There was also a column from the National Sports Journalism Center at Indiana University basically saying “Mamas, don’t let your babies grow up to be sports reporters.” Actually, it advises to go get your MBA or law degree and try to work for a team if you really want to work in sports.
The full column
 (Maybe he should have expanded it to all reporters? - ed.)

T V as we know it is screwed -- for now: John Doyle

John Doyle writes:
"Canadian TV is screwed. For now. The old advertising model has been shattered and nobody knows what the looming pick-and-pay change is going to do to the specialty channel menu. Nothing will ever be the same. Profits can be achieved but nothing like the vast, vast amounts that have been made in the past."
The whole column

Layoffs at CTV Barrie

CTV Barrie is laying off more than a dozen of its employees as part of job cuts announced by Bell Media earlier this month, the Barrie Examiner reports.
They include union employees in creative services, editors, those in promotions, an ENG/EFP shooter, reception, the library and an announcer, along with four non-union staff.
Also leaving CTV is popular, longtime weatherman Bob McIntyre. At 73, he's been in broadcasting for 50 years, and with the Barrie TV station since 1972.
McIntyre was not being laid off but retired to save the job of another local CTV employee. He said he was asked to stay on when he turned 65.
UNIFOR Local 714, which represents union employees at CTV Barrie, said the station lost 25% of its union membership with the layoffs and 26% of the entire station with non-union layoffs – a combined 304 years of service, the most senior person being 41 years. CTV has now lost 75% of its workforce from the peak in 1993, said UNIFOR.

Monday, November 23, 2015

Washingon Post's move to digital helps it become U.S. news leader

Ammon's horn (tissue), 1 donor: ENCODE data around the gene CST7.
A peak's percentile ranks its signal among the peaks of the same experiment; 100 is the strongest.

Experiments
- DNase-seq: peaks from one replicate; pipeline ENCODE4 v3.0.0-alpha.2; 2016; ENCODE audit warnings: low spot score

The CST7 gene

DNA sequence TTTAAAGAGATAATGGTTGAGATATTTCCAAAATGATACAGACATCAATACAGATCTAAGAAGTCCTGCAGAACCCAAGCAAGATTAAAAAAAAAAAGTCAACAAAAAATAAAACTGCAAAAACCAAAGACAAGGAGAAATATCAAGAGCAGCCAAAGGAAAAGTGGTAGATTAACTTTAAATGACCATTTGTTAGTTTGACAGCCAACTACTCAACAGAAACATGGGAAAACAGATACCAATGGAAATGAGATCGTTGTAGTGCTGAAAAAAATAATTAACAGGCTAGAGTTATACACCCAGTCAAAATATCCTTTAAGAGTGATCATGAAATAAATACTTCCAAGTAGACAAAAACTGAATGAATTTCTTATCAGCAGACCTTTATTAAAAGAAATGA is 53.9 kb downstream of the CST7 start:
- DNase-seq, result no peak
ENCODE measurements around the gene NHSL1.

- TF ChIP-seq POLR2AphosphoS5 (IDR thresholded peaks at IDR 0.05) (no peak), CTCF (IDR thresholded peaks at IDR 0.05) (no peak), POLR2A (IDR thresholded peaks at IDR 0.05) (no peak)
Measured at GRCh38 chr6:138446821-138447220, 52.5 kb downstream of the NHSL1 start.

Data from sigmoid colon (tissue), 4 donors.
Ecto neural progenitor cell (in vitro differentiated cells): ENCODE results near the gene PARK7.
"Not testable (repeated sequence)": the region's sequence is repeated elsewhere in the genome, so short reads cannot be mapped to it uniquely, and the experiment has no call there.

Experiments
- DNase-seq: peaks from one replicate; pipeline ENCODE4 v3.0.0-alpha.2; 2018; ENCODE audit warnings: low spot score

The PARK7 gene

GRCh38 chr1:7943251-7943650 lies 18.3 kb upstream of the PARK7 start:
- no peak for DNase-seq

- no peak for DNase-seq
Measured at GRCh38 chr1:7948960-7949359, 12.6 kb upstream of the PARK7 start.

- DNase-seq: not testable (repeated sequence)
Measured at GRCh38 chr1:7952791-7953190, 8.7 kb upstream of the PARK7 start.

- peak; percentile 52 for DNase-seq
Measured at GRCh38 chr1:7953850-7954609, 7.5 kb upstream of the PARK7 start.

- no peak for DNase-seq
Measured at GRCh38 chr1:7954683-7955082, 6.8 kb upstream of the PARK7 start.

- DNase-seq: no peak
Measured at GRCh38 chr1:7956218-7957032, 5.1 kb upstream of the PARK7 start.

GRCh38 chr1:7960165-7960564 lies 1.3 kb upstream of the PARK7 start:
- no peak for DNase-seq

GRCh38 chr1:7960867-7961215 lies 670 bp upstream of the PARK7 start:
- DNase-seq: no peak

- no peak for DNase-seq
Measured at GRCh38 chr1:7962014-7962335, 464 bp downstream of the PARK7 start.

The Globe and Mail's James Bradshaw writes:
A movie about the veteran newspaper editor’s signature professional accomplishment – revealing widespread abuse and systemic indifference in the Catholic Church while leading The Boston Globe in 2002 – hit theatres to critical acclaim this month. Titled Spotlight, after the name of the paper’s investigative team, it serves as a testament to investigative journalism’s crucial role in uncovering injustice.
At the same time, the paper he now steers as executive editor, The Washington Post, is reaching a record readership. For the first time, the capital city daily topped The New York Times in digital traffic in October, with 66.9 million unique online visitors in the month, establishing it as the U.S. national news leader.

Saturday, November 21, 2015

Stuart McLean cancels Vinyl Cafe Christmas tour due to melanoma

Vinyl Cafe host Stuart McLean has cancelled the remainder of his Christmas tour this year because he has been diagnosed with melanoma.
In a post on Facebook and the website for the CBC Radio program, McLean said all remaining shows after Sunday in Thunder Bay, Ont., will be cancelled.
"I have just learned that I have melanoma. I begin therapy next week," McLean said in the post online early Saturday.
"This is not quite as ominous as it sounds (or not as ominous as it sounded to me). Melanoma, which was once a deadly diagnosis, has, over the last couple of years, become eminently treatable. The treatment is, as my wonderful doctor describes it, the poster child of cancer therapy." (CBC web page)

CTV anchors to read recorded newscasts on CFRA

The Ottawa Sun's Susan Sherring reports: